I love undersleeves. They so appeal to me!! Ever since I saw this sweet photo of Mama and adorable baby, I've wanted a pair!
This is really cool. If you check out the original url of this daguerreotype from the Nelson-Atkins Museum, you can really get a closeup of the knitting.
If you zoom in and look at the construction, a couple of really neat things become apparent. You can see that the knitting is striped, using more than one kind of wool. The wool that looks almost metallic-y in the daguerreotype might even be knit in moss stitch and not garter. That's up for debate, since as I look at it, I could argue either way. But what really becomes apparent is that the cuff is knit flat, and not in the round, or in any type of rib stitch. How cool! You can tell that it is simple garter stitch knit into a band, and either sewn in or knit by picking up stitches on the edges (would have to increase quite a bit, and quickly with that method, though!) The cuff only appears to be 10 stitches or so wide, and is obviously knit on smaller pins than the rest of the sleeve. And you can see that metallic-y yarn again around the very outside edge of the cuff. I can't tell if it's a crochet edge, though it could very well be since it ruffles the outside edge of the knitting a bit like crochet can do.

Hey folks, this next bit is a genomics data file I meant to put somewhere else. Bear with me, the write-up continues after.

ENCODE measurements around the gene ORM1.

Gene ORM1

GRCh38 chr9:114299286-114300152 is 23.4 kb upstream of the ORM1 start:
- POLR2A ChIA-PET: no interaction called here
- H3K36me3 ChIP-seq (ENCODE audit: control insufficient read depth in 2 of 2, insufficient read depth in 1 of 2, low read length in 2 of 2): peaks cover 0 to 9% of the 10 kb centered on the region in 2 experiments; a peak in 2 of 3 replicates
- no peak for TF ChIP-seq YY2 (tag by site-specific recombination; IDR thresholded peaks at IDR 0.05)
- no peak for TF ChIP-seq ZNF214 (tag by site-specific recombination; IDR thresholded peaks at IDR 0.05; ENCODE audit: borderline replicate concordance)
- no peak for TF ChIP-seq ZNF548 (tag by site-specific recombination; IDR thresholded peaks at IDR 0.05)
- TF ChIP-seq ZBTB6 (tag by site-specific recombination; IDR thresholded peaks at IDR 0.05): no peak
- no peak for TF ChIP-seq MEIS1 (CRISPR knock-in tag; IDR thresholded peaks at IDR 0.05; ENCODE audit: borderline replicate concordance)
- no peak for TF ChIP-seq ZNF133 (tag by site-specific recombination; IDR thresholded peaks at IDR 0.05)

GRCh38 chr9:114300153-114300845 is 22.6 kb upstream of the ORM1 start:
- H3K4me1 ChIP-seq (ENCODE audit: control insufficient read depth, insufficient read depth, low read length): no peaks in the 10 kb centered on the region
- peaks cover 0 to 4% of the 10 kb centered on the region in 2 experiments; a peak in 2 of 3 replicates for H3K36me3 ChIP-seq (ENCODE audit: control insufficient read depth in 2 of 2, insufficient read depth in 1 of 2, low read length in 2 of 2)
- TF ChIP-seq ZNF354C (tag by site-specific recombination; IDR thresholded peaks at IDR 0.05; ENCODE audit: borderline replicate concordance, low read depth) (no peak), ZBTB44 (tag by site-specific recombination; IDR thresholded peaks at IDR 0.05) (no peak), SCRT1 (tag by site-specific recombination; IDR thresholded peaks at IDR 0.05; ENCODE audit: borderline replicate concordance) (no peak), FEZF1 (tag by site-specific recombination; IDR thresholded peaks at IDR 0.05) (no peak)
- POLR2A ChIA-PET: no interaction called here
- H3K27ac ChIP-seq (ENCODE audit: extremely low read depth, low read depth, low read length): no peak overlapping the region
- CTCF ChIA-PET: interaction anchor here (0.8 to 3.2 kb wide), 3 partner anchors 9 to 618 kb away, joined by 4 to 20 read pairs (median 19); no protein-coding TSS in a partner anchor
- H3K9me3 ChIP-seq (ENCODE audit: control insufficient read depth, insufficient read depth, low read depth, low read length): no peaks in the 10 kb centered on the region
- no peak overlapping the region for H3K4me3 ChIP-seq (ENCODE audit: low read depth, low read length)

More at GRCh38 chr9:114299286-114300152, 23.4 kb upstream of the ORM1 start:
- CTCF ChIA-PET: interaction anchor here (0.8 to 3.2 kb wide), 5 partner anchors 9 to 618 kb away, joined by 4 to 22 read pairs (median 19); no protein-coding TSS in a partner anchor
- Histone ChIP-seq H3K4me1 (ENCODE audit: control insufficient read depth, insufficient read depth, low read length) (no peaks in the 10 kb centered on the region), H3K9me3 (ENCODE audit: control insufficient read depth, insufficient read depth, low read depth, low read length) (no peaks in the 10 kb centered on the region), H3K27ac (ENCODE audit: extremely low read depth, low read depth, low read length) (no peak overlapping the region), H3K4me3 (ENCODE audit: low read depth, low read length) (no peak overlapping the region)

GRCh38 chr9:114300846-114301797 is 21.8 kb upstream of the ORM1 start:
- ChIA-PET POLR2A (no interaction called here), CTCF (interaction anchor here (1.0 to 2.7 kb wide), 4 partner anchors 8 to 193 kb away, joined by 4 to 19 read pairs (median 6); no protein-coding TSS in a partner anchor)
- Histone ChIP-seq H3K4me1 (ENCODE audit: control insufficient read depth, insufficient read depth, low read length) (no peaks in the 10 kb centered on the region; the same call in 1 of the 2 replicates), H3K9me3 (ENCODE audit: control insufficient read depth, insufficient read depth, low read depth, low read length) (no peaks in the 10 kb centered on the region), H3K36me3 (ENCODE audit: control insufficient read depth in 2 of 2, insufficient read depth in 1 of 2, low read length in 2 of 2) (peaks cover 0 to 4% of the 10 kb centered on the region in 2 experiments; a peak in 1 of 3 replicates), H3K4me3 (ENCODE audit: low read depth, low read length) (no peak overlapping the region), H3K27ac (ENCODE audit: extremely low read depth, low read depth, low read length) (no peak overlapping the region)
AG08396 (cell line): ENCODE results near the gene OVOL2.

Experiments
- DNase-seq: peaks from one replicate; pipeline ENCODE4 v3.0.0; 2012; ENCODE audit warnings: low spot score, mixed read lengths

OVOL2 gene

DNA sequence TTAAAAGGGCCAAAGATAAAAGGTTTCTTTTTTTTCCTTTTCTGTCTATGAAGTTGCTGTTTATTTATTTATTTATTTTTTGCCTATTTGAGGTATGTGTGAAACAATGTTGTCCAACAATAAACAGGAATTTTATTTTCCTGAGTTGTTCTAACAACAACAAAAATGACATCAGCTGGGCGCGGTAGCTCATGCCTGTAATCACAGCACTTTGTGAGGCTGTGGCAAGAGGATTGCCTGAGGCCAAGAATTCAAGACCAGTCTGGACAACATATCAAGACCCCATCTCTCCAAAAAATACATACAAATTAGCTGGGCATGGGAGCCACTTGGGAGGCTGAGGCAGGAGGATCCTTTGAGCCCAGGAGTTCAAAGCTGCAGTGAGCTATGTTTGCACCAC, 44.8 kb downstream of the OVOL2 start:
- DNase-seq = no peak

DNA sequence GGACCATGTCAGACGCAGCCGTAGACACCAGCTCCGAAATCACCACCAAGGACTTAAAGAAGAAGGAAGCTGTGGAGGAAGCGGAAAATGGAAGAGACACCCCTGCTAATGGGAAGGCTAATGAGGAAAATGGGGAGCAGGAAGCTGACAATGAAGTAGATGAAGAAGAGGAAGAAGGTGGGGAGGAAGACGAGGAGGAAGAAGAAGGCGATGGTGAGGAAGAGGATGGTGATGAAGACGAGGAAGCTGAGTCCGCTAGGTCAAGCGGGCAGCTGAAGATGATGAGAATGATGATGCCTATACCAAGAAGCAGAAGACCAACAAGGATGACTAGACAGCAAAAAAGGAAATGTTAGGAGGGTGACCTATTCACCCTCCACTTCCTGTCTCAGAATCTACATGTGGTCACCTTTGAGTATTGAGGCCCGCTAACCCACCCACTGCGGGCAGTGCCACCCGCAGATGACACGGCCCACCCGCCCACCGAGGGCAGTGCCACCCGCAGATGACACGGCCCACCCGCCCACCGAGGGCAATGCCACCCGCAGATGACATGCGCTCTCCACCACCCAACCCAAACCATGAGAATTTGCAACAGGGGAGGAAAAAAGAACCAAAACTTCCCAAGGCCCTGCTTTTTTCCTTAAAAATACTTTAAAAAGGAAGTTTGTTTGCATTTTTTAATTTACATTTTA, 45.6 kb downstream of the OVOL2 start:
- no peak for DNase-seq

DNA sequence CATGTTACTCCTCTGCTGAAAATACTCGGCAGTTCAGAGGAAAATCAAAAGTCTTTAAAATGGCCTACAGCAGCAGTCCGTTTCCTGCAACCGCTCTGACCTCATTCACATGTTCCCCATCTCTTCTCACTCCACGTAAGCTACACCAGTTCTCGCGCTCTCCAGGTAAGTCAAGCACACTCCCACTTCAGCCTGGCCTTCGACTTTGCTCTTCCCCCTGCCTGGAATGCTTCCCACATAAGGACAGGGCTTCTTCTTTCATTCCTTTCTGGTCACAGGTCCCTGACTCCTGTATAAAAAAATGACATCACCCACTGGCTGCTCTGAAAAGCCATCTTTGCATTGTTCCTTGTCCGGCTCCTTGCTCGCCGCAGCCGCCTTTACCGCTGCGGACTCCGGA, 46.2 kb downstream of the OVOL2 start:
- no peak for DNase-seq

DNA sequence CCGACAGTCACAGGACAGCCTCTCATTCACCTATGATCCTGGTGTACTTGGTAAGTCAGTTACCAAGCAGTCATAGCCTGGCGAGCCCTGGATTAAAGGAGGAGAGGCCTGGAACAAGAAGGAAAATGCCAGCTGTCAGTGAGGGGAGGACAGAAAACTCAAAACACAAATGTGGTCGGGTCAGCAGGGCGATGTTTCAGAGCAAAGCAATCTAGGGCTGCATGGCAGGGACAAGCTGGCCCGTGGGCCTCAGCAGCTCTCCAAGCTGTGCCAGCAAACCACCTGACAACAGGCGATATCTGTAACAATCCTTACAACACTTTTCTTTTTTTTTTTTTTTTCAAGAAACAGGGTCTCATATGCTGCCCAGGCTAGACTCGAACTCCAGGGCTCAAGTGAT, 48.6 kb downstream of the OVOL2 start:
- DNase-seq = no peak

With this image as my guide, I found a pattern in Peterson's magazine from 1862 that shows a knit undersleeve that has the grand poof that my inspiration sleeves do.
Upon reviewing the pattern however, there are differences from my inspiration sleeve. This sleeve is knit all together on one size of needle. Also, the cuff is knit in ribbing, and I do so want to try out that garter-stitch cuff!
So, what I've decided to do is knit this pattern sort of backwards, meaning instead of working it from the upper-arm down, I'm going to work it from the wrist up, omitting the actual cuff so I can sew in my own garter-stitch cuff afterwards, but using the pattern as my guide. This way also, I feel I can adjust the size better, since I tend to be larger in the frame than the ladies our lovely Victorian patterns were written for. I'm about half-way through the first large puff, and unfortunately, I've had to put it on the back-burner for a bit and concentrate on a few other time-sensitive projects, but I'm excited to have it started, and I'll keep you posted!
I'm going to post images of the original pattern, if any of you are interested in trying it yourself!
This blog is mainly to document my journey in Work: Knitting, Crochet and learning to do things such as Tatting, Netting, Drawn Thread Work and Sewing. Plus anything cool I find along the way :)
Lately, I have become really interested in 19th century fashion! But I also have a huge interest in expanding my skills with the goal that eventually, I will be able to make my clothes. I love to wear Salwar Kameez, but I want to be able to design and make my own, especially outfits in fabrics that are suited to colder weather since I live in upstate NY!